Last week, the Massachusetts Legislature passed "An Act Relative to LGBT Awareness Training for Aging Services Providers," which will require the Executive Office of Elder Affairs (EOEA) to develop a training program for providers of elder services on how to prevent discrimination against older adults based on sexual orientation and gender identity and expression and on how to improve access to services for lesbian, gay, bisexual and transgender (LGBT) elders and caregivers.
The law also requires all providers of aging services who contract with or receive funding from MassHealth's office of long-term care or EOEA, or whose services are certified by EOEA, to complete the training program.
In passing the law, Massachusetts becomes the only state in the country to require that all
or licensed providers of services to older adults complete training in how to provide meaningful care to LGBT older adults and ensure that LGBT older adults can access services. California has a similar law, but training is limited only to those working in the field of long-term care.
"It's impossible to overstate what this is going to mean for LGBT older adults in Massachusetts," said Lisa Krinsky, LICSW, director of the LGBT Aging Project, which is a program of Fenway Health. "LGBT people are significantly more likely to age alone without a spouse or partner or children to support them. They are more reliant on formal caregivers such as home health workers and visiting nurses or assisted living communities. They have valid fears about experiencing discrimination based on their sexual orientation or gender identity and expression and some even feel the need to go back into the closet."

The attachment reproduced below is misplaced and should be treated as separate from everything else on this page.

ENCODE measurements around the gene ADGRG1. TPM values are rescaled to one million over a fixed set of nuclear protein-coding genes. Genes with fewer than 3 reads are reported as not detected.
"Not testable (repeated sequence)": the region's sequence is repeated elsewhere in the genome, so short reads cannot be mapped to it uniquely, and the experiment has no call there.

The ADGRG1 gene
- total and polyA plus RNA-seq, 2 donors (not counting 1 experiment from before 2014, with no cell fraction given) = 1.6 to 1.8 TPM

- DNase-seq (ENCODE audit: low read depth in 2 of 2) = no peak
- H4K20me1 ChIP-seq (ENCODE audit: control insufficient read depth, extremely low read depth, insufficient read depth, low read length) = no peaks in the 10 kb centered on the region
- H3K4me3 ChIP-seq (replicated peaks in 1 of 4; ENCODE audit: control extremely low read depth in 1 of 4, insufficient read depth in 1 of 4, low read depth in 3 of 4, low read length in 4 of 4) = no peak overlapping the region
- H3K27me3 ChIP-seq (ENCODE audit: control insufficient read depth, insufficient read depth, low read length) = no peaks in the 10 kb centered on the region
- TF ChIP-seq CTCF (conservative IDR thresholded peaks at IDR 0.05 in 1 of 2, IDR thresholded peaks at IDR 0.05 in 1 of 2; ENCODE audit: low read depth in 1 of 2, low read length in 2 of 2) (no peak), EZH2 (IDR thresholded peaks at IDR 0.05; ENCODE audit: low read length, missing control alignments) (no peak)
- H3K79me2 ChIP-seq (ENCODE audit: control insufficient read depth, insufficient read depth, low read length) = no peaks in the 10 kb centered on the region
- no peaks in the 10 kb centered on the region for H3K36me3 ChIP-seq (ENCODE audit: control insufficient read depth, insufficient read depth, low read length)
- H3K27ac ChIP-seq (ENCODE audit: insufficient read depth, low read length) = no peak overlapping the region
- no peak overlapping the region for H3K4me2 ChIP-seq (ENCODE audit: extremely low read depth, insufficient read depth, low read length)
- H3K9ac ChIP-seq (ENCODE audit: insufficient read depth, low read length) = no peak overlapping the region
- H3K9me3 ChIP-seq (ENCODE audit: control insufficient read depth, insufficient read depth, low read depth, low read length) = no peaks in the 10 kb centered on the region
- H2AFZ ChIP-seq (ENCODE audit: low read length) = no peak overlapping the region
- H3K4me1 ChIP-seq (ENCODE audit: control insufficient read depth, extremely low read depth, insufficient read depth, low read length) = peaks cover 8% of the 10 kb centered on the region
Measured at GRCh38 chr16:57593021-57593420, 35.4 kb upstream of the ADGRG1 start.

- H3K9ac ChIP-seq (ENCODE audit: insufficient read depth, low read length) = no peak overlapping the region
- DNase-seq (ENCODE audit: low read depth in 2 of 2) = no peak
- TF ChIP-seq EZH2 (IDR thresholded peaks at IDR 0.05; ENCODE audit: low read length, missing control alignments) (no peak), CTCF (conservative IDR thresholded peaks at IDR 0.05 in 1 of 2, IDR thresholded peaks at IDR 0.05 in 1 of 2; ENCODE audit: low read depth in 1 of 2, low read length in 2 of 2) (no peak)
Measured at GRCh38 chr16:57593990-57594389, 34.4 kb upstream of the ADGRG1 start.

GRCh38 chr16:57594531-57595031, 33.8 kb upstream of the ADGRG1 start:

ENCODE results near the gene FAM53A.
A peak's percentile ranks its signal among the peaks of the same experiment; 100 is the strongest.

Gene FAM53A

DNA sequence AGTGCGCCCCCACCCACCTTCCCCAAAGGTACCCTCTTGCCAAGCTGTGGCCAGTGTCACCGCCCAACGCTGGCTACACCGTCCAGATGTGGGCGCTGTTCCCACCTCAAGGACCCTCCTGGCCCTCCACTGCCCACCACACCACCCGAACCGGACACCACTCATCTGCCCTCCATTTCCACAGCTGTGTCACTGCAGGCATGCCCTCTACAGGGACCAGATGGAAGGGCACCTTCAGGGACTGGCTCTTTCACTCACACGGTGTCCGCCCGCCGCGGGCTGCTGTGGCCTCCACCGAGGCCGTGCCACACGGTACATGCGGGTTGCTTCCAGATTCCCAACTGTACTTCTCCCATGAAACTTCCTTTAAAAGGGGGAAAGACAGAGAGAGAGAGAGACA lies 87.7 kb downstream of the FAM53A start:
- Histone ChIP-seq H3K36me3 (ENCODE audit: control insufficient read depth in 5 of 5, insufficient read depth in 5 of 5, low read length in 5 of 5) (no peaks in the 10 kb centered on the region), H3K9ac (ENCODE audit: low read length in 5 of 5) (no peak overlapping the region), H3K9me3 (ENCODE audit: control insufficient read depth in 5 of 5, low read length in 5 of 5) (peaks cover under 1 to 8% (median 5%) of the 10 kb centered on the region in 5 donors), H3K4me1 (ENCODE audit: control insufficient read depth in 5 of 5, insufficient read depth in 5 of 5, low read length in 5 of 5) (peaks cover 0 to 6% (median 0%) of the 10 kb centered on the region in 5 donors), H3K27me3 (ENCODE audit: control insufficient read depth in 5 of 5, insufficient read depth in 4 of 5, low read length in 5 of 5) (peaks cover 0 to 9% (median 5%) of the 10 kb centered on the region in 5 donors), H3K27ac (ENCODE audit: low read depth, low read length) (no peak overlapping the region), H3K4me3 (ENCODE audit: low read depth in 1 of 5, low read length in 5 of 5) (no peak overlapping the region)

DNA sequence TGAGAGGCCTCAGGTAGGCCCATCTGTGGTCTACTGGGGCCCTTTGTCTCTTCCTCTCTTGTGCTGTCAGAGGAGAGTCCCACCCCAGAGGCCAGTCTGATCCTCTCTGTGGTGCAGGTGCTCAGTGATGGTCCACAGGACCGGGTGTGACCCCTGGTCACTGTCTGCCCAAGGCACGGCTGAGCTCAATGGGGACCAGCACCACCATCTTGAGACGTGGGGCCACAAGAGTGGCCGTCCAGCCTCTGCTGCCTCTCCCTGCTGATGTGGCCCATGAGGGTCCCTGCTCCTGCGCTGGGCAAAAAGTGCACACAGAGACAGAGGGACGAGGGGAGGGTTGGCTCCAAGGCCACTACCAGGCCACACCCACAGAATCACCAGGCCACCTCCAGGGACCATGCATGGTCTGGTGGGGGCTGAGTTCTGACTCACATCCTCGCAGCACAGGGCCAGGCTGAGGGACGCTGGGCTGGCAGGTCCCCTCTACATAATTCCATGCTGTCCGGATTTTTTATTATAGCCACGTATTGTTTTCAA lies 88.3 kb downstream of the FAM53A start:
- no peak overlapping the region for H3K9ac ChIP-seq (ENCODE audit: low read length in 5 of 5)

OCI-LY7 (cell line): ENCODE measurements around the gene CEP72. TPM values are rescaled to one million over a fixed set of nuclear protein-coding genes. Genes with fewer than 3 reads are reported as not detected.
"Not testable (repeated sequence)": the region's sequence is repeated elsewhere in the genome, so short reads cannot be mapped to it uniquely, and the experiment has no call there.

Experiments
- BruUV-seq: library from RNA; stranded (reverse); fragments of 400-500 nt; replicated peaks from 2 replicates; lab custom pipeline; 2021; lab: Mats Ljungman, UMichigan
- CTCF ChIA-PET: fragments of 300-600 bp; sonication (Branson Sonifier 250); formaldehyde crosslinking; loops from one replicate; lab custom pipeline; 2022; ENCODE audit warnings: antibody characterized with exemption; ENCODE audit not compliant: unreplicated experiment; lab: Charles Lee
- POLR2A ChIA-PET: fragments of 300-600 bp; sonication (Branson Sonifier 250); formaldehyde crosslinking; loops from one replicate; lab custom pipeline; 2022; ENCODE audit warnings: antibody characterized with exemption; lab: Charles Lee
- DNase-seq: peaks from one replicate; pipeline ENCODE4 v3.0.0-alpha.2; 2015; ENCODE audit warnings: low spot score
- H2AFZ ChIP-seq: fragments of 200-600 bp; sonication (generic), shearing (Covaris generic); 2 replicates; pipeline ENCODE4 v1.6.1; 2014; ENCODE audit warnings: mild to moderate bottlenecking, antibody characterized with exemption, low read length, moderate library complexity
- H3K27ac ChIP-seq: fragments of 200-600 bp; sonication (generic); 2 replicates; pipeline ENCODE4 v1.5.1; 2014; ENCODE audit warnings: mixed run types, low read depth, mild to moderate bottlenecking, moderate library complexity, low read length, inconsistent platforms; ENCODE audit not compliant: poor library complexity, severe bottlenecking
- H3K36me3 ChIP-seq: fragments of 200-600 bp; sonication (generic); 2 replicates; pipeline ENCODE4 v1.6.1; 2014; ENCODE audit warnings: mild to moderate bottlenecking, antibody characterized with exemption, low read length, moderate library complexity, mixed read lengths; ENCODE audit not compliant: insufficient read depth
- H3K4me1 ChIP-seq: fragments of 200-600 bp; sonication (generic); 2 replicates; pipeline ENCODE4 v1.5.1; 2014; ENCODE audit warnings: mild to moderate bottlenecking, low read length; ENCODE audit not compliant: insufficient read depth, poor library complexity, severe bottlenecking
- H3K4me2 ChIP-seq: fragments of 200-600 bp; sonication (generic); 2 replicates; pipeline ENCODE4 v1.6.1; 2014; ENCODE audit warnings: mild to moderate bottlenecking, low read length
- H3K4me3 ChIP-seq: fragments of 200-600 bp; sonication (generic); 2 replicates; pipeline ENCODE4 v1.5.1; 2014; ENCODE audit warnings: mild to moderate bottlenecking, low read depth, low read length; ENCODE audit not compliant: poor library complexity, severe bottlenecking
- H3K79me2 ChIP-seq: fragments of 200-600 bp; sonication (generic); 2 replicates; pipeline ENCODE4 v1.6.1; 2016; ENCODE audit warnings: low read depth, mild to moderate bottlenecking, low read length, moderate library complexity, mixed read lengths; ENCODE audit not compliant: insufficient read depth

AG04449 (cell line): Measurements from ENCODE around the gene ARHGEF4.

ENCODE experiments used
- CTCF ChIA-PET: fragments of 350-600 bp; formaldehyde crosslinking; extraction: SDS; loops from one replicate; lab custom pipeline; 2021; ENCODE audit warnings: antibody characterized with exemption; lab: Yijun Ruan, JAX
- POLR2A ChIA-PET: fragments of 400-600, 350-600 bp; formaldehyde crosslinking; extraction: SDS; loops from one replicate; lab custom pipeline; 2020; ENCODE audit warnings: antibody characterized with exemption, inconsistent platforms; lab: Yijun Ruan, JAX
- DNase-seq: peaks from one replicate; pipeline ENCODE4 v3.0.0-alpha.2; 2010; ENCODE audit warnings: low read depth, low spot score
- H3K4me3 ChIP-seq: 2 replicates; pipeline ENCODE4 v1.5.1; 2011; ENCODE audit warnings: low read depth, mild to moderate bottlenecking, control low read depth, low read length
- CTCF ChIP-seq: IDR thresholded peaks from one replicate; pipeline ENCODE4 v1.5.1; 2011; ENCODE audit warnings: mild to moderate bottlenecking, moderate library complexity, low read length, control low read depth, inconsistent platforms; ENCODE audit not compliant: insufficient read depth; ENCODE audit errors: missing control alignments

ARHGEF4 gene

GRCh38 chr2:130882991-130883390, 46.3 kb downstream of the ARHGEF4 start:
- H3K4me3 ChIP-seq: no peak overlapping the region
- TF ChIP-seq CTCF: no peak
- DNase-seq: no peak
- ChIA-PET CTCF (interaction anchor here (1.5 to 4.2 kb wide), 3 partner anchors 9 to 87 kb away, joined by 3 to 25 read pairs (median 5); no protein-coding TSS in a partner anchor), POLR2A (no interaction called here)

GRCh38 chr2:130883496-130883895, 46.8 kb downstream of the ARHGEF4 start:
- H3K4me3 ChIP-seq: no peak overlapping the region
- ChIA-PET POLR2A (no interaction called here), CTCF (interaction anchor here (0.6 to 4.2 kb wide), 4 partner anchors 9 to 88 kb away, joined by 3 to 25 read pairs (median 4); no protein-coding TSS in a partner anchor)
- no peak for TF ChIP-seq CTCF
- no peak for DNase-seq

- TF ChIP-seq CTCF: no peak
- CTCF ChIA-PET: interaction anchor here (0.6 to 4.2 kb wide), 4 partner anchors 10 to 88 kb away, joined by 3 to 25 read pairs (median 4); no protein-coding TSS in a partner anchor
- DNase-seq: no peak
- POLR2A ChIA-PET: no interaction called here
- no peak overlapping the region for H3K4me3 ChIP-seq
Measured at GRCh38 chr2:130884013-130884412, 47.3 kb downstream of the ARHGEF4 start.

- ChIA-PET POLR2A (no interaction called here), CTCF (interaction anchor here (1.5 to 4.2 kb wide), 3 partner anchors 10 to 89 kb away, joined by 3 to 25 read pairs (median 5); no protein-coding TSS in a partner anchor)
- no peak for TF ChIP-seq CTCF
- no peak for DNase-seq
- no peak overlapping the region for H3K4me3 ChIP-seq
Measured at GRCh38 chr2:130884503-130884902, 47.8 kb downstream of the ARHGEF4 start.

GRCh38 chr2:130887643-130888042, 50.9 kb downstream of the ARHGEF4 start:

LGBT older adults are much more likely than the general population to experience disability and physical and mental illness while they age. They are more reliant than the general population on services such as senior housing, transportation, support groups, legal services, and assistance from caregivers with their activities of daily living. Yet older LGBT adults also report widespread experience with discrimination by caregivers and service providers that range from refusing to provide care to physical abuse and harassment.
"It is so important to have the state's official recognition of this problem and a clear directive to come up with solutions," Krinsky added. "The community of elder care advocates
as well as the broader LGBT community
looks forward to final approval of this law by Governor Charlie Baker and its implementation, which will increase public health in the Commonwealth, particularly for LGBT older adults."